India cannot end its dependence on coal, with consumption expected to go up in absolute terms to power the economy that is crucial for the livelihood of the vulnerable, said Indian officials.
Their comments come as India is facing criticism for diluting a coal pledge at the recent COP26 climate change summit in Glasgow.
The country is dependent on coal for electricity generation even though it has committed to meeting 50 per cent of its energy requirement through renewable energy by 2030.
“India depends on coal and fuel subsidies, it is not an easy transition to phase out coal. We can’t just force people without making allowances for the vulnerable,” said a government official who did not want to be named.
“While there will be an overall reduction of coal’s contribution to electricity generation in percentage terms, there will still be some increase in absolute terms.”
He added that India’s energy requirements are growing and are yet to peak.
At the climate conference, India and China had been criticised for diluting coal pledges. In the text of the COP26 agreement, “phase out” of coal-fired power was changed to “phase down”.
India has faced the bulk of the criticisms for what was seen as a watering down of the pledge deemed as key to limiting global temperature rises to 1.5 deg C.
But government officials said that “phase down” was not India’s suggestion in the first place and that other countries had also objected to the wording.
India’s longstanding position is that development is key to bringing millions out from poverty. It has maintained that countries which have enjoyed the fruits of industrialisation, namely the Western nations, should pay the bigger share of the financing of climate change initiatives and mitigation efforts.
Prime Minister Narendra Modi said at COP26 that India, the world’s third-biggest source of greenhouse gases, would increase the share of renewables in electricity generation and announced a long-term goal to bring carbon emissions to net-zero by 2070.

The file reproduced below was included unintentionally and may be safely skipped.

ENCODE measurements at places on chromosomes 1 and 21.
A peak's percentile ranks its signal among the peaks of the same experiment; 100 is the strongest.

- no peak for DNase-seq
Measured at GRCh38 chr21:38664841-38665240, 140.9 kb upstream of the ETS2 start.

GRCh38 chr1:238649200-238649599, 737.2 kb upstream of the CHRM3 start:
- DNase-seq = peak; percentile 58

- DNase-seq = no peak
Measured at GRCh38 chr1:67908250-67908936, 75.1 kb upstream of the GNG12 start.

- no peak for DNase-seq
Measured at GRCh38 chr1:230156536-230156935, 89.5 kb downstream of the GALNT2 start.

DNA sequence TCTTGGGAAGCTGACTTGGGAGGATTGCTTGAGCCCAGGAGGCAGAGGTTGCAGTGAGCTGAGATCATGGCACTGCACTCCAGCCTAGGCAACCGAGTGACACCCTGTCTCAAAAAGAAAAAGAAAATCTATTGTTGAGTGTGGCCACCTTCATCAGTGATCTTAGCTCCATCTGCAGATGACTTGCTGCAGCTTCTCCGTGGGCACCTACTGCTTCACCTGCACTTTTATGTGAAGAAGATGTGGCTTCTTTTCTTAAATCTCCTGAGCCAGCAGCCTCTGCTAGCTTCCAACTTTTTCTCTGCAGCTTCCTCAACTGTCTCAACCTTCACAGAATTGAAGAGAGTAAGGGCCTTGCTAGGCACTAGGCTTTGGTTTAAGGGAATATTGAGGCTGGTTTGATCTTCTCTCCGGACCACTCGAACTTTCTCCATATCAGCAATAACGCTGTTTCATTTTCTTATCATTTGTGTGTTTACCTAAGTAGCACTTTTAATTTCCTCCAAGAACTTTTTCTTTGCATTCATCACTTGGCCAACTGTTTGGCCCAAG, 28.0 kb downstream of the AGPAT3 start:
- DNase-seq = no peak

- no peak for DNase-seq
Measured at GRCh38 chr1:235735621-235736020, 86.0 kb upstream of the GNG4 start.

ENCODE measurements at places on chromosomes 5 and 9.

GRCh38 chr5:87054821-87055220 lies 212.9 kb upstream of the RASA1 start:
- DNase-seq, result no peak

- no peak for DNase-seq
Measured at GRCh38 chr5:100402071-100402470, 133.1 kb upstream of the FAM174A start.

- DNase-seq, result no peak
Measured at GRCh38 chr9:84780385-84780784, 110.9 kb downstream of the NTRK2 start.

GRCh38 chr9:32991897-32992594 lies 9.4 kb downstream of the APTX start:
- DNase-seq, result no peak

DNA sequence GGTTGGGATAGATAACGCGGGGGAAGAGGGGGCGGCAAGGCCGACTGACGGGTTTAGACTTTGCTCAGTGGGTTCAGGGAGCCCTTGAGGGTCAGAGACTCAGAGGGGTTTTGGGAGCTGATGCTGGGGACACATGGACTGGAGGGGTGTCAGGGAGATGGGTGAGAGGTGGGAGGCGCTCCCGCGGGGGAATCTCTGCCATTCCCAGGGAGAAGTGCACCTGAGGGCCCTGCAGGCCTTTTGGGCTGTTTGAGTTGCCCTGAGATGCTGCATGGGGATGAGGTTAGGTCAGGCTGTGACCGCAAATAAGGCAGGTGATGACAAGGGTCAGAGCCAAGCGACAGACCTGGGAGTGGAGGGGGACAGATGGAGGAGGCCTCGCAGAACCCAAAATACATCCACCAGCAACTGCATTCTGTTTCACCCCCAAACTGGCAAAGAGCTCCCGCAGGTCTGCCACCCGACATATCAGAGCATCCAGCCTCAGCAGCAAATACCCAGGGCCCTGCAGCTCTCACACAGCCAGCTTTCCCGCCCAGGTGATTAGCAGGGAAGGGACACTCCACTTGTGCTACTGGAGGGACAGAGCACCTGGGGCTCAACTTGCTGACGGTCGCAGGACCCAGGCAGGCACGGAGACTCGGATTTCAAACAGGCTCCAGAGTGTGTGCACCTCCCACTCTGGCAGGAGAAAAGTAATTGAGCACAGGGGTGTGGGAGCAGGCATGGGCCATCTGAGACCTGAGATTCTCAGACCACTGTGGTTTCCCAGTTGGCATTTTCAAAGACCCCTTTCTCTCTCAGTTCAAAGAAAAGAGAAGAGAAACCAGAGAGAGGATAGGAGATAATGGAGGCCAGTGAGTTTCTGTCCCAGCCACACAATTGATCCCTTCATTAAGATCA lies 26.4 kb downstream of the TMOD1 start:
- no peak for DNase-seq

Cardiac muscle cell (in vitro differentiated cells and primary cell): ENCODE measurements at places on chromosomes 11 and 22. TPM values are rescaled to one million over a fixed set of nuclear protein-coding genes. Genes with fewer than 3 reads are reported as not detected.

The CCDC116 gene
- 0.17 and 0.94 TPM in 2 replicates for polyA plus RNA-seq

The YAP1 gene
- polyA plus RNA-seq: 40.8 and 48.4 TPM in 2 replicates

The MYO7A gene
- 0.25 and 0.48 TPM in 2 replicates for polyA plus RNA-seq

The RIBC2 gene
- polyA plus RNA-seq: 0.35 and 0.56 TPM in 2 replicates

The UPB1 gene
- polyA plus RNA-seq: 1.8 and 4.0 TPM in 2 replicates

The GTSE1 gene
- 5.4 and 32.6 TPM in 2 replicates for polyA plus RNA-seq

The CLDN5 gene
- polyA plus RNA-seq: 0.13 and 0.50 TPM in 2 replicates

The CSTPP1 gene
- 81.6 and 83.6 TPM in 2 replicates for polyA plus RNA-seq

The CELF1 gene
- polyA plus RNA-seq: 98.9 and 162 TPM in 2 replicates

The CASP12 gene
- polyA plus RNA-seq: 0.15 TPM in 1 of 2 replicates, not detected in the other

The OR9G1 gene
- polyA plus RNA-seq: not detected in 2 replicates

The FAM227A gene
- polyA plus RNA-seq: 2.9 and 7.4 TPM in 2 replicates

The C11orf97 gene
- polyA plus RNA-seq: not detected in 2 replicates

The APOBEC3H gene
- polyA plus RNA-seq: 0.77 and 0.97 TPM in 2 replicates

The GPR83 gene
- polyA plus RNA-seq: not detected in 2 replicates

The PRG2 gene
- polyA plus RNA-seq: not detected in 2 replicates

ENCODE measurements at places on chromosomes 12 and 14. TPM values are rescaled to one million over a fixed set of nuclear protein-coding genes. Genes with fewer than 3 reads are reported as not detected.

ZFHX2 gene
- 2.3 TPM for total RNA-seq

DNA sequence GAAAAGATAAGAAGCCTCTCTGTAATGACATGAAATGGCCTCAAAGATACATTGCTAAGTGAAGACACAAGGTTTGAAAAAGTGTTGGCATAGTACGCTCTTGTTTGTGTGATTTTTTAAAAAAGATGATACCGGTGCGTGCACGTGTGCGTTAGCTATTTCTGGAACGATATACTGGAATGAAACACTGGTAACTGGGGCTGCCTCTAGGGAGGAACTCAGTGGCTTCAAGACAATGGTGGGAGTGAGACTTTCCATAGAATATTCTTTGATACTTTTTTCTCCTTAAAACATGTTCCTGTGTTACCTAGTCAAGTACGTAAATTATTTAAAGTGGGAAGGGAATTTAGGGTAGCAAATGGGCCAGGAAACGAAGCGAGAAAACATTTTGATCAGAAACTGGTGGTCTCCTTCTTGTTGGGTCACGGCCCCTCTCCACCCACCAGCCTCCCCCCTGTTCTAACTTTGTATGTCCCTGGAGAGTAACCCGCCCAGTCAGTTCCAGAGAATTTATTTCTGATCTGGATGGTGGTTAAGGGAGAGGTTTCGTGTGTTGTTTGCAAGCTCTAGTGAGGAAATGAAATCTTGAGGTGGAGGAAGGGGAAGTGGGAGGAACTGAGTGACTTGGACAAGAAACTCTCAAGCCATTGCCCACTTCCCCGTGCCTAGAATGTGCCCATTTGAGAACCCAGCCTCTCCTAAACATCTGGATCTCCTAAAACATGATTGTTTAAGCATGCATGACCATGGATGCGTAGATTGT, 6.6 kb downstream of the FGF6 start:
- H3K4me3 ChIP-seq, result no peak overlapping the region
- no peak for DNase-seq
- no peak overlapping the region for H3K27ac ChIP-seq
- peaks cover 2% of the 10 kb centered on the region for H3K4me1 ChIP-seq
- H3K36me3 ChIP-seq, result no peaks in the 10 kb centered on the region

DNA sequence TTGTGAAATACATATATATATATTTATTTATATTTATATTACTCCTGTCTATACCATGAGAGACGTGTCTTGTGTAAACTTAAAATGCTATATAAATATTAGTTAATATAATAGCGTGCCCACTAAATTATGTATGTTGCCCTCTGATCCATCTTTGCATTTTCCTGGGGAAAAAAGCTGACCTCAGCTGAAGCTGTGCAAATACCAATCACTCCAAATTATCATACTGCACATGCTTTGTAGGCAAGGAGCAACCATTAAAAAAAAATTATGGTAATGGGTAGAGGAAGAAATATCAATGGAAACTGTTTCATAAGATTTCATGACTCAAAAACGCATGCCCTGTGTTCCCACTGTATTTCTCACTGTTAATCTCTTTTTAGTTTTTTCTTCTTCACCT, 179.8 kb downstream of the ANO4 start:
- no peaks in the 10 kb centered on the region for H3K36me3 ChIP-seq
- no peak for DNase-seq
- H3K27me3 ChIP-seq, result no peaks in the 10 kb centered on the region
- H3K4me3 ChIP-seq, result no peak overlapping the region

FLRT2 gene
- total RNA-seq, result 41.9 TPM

Still, India had also objected to the inclusion of a call to end subsidies on fossil fuels. It gives fuel subsidies for the use of liquefied petroleum gas to low-income households.
This includes free connection to poorer households that officials said had helped in eliminating biomass burning for cooking.
While New Delhi sees the climate conference as a success, a key area of disappointment has been climate finance, a major area of contention at the event.
India was among many countries that had sought enhanced commitments from the developed nations.
In 2009, it was decided that wealthy nations would plough in US$100 billion (S$136 billion) a year in climate finance to less wealthy nations by 2020. The target remained unachieved, with the Organisation for Economic Cooperation and Development calculating that only US$79 billion a year was given till 2019.
Officials said that during negotiations at COP26, the African Union had sought US$1.3 trillion per year by 2030. This was supported by India, which had sought US$1 trillion, and like-minded countries. “But that went off the table,” said the official.
The final COP26 text recognises the need for climate finance pledges from developed countries and asks them to reach the US$100 billion goal as soon as possible.
“Climate change is different from other areas where financing may be a charity or which is an addition. Here it is an integral part of the agreement. Without financing, there is no discussion on climate change,” Ms Sunita Narain, director-general of the Centre for Science and Environment in New Delhi, told The Straits Times.
She said the seven largest emitters – the European Union, the United States, Russia, Britain, Australia, Canada and Japan – have taken up the bulk of carbon budget. A carbon budget refers to the total amount of carbon dioxide emissions permitted over a period of time to keep within the goal of a certain temperature.
“If you add China to it by 2030, these countries will occupy 70 per cent of the carbon budget, which means the bulk of the world, including India, is left with no space for development,” said Ms Narain.
She noted that developing countries needed a share of the carbon budget to develop but in a manner that mitigates climate change dangers with a low carbon footprint.